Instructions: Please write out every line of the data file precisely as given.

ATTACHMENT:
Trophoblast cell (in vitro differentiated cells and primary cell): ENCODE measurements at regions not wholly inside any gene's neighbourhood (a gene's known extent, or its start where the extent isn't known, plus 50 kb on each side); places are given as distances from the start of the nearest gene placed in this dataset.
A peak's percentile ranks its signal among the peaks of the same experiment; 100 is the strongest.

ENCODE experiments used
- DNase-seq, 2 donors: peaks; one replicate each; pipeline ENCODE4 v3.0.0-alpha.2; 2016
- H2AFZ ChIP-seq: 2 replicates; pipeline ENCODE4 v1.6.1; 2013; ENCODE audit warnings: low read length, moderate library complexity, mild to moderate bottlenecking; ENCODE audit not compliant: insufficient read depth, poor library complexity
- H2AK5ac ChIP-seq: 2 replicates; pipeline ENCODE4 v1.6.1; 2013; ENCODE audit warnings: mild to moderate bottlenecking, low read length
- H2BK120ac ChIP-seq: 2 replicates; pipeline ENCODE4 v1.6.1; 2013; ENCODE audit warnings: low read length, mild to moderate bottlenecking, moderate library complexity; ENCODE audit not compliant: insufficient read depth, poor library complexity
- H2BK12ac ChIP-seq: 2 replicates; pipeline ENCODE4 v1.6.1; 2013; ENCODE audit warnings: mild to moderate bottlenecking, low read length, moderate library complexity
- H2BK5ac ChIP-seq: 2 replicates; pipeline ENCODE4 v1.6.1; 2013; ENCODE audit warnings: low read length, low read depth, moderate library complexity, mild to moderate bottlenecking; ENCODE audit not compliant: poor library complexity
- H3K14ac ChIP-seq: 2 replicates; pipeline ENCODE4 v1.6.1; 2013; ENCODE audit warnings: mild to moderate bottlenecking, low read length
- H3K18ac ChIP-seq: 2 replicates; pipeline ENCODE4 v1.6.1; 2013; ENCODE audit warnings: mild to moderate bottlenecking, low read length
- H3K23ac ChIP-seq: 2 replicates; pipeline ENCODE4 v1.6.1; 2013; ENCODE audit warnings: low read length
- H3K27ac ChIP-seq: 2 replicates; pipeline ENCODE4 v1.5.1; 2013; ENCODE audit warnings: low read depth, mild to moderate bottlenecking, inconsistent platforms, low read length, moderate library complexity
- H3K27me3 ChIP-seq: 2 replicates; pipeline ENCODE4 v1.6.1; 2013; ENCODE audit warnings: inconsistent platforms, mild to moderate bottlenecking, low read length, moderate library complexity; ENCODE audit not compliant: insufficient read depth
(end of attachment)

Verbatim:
Trophoblast cell (in vitro differentiated cells and primary cell): ENCODE measurements at regions not wholly inside any gene's neighbourhood (a gene's known extent, or its start where the extent isn't known, plus 50 kb on each side); places are given as distances from the start of the nearest gene placed in this dataset.
A peak's percentile ranks its signal among the peaks of the same experiment; 100 is the strongest.

ENCODE experiments used
- DNase-seq, 2 donors: peaks; one replicate each; pipeline ENCODE4 v3.0.0-alpha.2; 2016
- H2AFZ ChIP-seq: 2 replicates; pipeline ENCODE4 v1.6.1; 2013; ENCODE audit warnings: low read length, moderate library complexity, mild to moderate bottlenecking; ENCODE audit not compliant: insufficient read depth, poor library complexity
- H2AK5ac ChIP-seq: 2 replicates; pipeline ENCODE4 v1.6.1; 2013; ENCODE audit warnings: mild to moderate bottlenecking, low read length
- H2BK120ac ChIP-seq: 2 replicates; pipeline ENCODE4 v1.6.1; 2013; ENCODE audit warnings: low read length, mild to moderate bottlenecking, moderate library complexity; ENCODE audit not compliant: insufficient read depth, poor library complexity
- H2BK12ac ChIP-seq: 2 replicates; pipeline ENCODE4 v1.6.1; 2013; ENCODE audit warnings: mild to moderate bottlenecking, low read length, moderate library complexity
- H2BK5ac ChIP-seq: 2 replicates; pipeline ENCODE4 v1.6.1; 2013; ENCODE audit warnings: low read length, low read depth, moderate library complexity, mild to moderate bottlenecking; ENCODE audit not compliant: poor library complexity
- H3K14ac ChIP-seq: 2 replicates; pipeline ENCODE4 v1.6.1; 2013; ENCODE audit warnings: mild to moderate bottlenecking, low read length
- H3K18ac ChIP-seq: 2 replicates; pipeline ENCODE4 v1.6.1; 2013; ENCODE audit warnings: mild to moderate bottlenecking, low read length
- H3K23ac ChIP-seq: 2 replicates; pipeline ENCODE4 v1.6.1; 2013; ENCODE audit warnings: low read length
- H3K27ac ChIP-seq: 2 replicates; pipeline ENCODE4 v1.5.1; 2013; ENCODE audit warnings: low read depth, mild to moderate bottlenecking, inconsistent platforms, low read length, moderate library complexity
- H3K27me3 ChIP-seq: 2 replicates; pipeline ENCODE4 v1.6.1; 2013; ENCODE audit warnings: inconsistent platforms, mild to moderate bottlenecking, low read length, moderate library complexity; ENCODE audit not compliant: insufficient read depth